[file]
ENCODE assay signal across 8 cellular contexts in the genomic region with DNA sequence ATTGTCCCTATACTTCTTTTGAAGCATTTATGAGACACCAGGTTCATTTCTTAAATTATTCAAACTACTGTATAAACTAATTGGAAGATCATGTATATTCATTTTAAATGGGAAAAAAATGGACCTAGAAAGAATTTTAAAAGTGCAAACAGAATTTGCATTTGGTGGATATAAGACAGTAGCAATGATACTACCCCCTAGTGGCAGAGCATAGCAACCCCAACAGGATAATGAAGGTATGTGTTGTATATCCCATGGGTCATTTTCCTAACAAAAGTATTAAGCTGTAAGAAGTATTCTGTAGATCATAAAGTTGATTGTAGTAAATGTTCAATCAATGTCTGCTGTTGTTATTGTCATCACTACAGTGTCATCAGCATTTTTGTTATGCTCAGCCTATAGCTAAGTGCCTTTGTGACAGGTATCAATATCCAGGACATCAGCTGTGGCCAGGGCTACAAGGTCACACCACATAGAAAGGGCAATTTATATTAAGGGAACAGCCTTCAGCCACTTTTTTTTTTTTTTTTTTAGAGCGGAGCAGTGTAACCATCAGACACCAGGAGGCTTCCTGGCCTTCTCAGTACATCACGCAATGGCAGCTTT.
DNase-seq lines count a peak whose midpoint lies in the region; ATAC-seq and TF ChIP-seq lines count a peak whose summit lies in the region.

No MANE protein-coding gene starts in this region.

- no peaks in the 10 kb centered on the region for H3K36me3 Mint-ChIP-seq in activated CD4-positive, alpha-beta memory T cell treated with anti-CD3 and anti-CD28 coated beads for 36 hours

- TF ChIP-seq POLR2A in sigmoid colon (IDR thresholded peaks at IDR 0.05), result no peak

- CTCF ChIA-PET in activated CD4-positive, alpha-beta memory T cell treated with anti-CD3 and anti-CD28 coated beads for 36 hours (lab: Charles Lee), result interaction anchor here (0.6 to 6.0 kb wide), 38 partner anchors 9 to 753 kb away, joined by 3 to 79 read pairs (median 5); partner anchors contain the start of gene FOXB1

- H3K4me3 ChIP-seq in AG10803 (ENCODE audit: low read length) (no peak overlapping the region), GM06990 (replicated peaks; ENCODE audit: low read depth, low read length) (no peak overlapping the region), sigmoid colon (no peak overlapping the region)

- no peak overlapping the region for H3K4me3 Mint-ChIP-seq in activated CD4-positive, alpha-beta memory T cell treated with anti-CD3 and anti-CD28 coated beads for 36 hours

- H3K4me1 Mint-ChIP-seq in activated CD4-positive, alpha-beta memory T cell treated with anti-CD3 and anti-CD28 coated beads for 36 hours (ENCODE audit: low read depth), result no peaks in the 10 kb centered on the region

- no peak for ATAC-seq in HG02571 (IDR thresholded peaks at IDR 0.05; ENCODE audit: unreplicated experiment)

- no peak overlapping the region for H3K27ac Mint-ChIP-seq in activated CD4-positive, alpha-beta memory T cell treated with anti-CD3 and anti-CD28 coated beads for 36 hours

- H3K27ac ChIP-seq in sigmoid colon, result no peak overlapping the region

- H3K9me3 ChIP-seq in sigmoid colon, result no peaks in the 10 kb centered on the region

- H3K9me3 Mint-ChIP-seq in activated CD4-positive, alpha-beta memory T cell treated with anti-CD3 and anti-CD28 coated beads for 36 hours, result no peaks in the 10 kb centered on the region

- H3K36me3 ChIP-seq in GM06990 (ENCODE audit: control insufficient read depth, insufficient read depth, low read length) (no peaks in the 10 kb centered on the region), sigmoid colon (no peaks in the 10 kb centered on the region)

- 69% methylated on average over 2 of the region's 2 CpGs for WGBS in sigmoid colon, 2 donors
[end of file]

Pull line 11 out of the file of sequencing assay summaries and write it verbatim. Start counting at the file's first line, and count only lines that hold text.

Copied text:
- no peak overlapping the region for H3K27ac Mint-ChIP-seq in activated CD4-positive, alpha-beta memory T cell treated with anti-CD3 and anti-CD28 coated beads for 36 hours